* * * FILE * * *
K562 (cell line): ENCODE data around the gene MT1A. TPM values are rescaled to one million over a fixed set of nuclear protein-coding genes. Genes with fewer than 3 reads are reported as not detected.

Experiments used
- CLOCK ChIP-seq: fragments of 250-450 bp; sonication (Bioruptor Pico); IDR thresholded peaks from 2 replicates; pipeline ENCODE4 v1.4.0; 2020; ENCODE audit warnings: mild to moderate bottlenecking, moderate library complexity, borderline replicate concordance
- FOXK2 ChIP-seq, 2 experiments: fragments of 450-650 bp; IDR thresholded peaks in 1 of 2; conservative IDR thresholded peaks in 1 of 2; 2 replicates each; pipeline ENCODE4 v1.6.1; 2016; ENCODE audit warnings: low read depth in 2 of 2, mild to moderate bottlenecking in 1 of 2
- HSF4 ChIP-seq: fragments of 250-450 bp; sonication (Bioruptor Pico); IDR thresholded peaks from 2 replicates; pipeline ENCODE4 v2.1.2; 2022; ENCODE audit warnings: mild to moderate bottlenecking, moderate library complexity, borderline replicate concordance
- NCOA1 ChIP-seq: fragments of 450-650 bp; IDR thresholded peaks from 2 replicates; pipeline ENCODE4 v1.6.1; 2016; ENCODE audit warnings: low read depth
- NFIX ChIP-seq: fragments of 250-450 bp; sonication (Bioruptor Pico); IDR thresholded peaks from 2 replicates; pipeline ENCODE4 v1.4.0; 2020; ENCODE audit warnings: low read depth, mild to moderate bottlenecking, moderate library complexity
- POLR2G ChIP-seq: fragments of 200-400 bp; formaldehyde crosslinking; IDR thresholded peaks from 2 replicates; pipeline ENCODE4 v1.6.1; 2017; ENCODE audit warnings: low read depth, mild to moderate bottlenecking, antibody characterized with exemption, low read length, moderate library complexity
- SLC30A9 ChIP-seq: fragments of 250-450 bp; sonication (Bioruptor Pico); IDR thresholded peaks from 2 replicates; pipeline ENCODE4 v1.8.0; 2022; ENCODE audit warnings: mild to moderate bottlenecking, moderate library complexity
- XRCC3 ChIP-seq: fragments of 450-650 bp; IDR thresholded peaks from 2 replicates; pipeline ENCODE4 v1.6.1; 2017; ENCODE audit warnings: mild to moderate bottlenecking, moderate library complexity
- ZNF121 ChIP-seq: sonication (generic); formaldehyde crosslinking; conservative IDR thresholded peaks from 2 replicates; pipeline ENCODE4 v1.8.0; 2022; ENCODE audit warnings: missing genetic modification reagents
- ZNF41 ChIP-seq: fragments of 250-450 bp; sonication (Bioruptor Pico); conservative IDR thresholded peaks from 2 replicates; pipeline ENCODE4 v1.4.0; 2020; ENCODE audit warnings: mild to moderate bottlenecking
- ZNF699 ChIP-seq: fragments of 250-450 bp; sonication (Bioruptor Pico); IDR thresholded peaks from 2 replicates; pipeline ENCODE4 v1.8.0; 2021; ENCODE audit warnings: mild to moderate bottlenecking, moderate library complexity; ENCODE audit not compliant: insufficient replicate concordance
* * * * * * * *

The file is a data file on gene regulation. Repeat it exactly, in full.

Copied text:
K562 (cell line): ENCODE data around the gene MT1A. TPM values are rescaled to one million over a fixed set of nuclear protein-coding genes. Genes with fewer than 3 reads are reported as not detected.

Experiments used
- CLOCK ChIP-seq: fragments of 250-450 bp; sonication (Bioruptor Pico); IDR thresholded peaks from 2 replicates; pipeline ENCODE4 v1.4.0; 2020; ENCODE audit warnings: mild to moderate bottlenecking, moderate library complexity, borderline replicate concordance
- FOXK2 ChIP-seq, 2 experiments: fragments of 450-650 bp; IDR thresholded peaks in 1 of 2; conservative IDR thresholded peaks in 1 of 2; 2 replicates each; pipeline ENCODE4 v1.6.1; 2016; ENCODE audit warnings: low read depth in 2 of 2, mild to moderate bottlenecking in 1 of 2
- HSF4 ChIP-seq: fragments of 250-450 bp; sonication (Bioruptor Pico); IDR thresholded peaks from 2 replicates; pipeline ENCODE4 v2.1.2; 2022; ENCODE audit warnings: mild to moderate bottlenecking, moderate library complexity, borderline replicate concordance
- NCOA1 ChIP-seq: fragments of 450-650 bp; IDR thresholded peaks from 2 replicates; pipeline ENCODE4 v1.6.1; 2016; ENCODE audit warnings: low read depth
- NFIX ChIP-seq: fragments of 250-450 bp; sonication (Bioruptor Pico); IDR thresholded peaks from 2 replicates; pipeline ENCODE4 v1.4.0; 2020; ENCODE audit warnings: low read depth, mild to moderate bottlenecking, moderate library complexity
- POLR2G ChIP-seq: fragments of 200-400 bp; formaldehyde crosslinking; IDR thresholded peaks from 2 replicates; pipeline ENCODE4 v1.6.1; 2017; ENCODE audit warnings: low read depth, mild to moderate bottlenecking, antibody characterized with exemption, low read length, moderate library complexity
- SLC30A9 ChIP-seq: fragments of 250-450 bp; sonication (Bioruptor Pico); IDR thresholded peaks from 2 replicates; pipeline ENCODE4 v1.8.0; 2022; ENCODE audit warnings: mild to moderate bottlenecking, moderate library complexity
- XRCC3 ChIP-seq: fragments of 450-650 bp; IDR thresholded peaks from 2 replicates; pipeline ENCODE4 v1.6.1; 2017; ENCODE audit warnings: mild to moderate bottlenecking, moderate library complexity
- ZNF121 ChIP-seq: sonication (generic); formaldehyde crosslinking; conservative IDR thresholded peaks from 2 replicates; pipeline ENCODE4 v1.8.0; 2022; ENCODE audit warnings: missing genetic modification reagents
- ZNF41 ChIP-seq: fragments of 250-450 bp; sonication (Bioruptor Pico); conservative IDR thresholded peaks from 2 replicates; pipeline ENCODE4 v1.4.0; 2020; ENCODE audit warnings: mild to moderate bottlenecking
- ZNF699 ChIP-seq: fragments of 250-450 bp; sonication (Bioruptor Pico); IDR thresholded peaks from 2 replicates; pipeline ENCODE4 v1.8.0; 2021; ENCODE audit warnings: mild to moderate bottlenecking, moderate library complexity; ENCODE audit not compliant: insufficient replicate concordance